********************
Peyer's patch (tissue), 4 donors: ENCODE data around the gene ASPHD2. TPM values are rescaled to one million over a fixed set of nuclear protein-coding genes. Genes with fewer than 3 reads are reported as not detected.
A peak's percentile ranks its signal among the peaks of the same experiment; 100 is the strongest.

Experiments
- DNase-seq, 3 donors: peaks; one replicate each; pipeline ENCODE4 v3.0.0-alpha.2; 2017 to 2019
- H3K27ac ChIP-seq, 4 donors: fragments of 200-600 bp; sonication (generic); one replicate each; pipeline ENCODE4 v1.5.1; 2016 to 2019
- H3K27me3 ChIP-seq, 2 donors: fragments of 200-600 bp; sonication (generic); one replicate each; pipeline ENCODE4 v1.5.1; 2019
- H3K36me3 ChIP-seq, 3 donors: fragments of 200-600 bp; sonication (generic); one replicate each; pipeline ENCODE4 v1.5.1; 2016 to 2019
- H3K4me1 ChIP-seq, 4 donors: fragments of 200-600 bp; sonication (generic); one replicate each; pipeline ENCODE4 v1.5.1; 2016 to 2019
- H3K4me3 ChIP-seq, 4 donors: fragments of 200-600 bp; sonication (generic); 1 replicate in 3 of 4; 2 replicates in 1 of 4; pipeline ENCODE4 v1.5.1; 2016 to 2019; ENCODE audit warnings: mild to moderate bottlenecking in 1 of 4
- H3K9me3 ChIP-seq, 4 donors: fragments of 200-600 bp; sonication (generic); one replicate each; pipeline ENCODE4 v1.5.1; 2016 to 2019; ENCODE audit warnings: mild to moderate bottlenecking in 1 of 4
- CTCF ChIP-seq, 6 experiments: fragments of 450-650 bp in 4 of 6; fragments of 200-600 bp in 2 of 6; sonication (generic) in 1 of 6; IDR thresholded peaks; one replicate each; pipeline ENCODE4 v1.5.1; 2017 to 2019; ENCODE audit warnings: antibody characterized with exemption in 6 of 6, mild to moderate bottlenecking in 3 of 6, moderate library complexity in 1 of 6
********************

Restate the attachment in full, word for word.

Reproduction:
Peyer's patch (tissue), 4 donors: ENCODE data around the gene ASPHD2. TPM values are rescaled to one million over a fixed set of nuclear protein-coding genes. Genes with fewer than 3 reads are reported as not detected.
A peak's percentile ranks its signal among the peaks of the same experiment; 100 is the strongest.

Experiments
- DNase-seq, 3 donors: peaks; one replicate each; pipeline ENCODE4 v3.0.0-alpha.2; 2017 to 2019
- H3K27ac ChIP-seq, 4 donors: fragments of 200-600 bp; sonication (generic); one replicate each; pipeline ENCODE4 v1.5.1; 2016 to 2019
- H3K27me3 ChIP-seq, 2 donors: fragments of 200-600 bp; sonication (generic); one replicate each; pipeline ENCODE4 v1.5.1; 2019
- H3K36me3 ChIP-seq, 3 donors: fragments of 200-600 bp; sonication (generic); one replicate each; pipeline ENCODE4 v1.5.1; 2016 to 2019
- H3K4me1 ChIP-seq, 4 donors: fragments of 200-600 bp; sonication (generic); one replicate each; pipeline ENCODE4 v1.5.1; 2016 to 2019
- H3K4me3 ChIP-seq, 4 donors: fragments of 200-600 bp; sonication (generic); 1 replicate in 3 of 4; 2 replicates in 1 of 4; pipeline ENCODE4 v1.5.1; 2016 to 2019; ENCODE audit warnings: mild to moderate bottlenecking in 1 of 4
- H3K9me3 ChIP-seq, 4 donors: fragments of 200-600 bp; sonication (generic); one replicate each; pipeline ENCODE4 v1.5.1; 2016 to 2019; ENCODE audit warnings: mild to moderate bottlenecking in 1 of 4
- CTCF ChIP-seq, 6 experiments: fragments of 450-650 bp in 4 of 6; fragments of 200-600 bp in 2 of 6; sonication (generic) in 1 of 6; IDR thresholded peaks; one replicate each; pipeline ENCODE4 v1.5.1; 2017 to 2019; ENCODE audit warnings: antibody characterized with exemption in 6 of 6, mild to moderate bottlenecking in 3 of 6, moderate library complexity in 1 of 6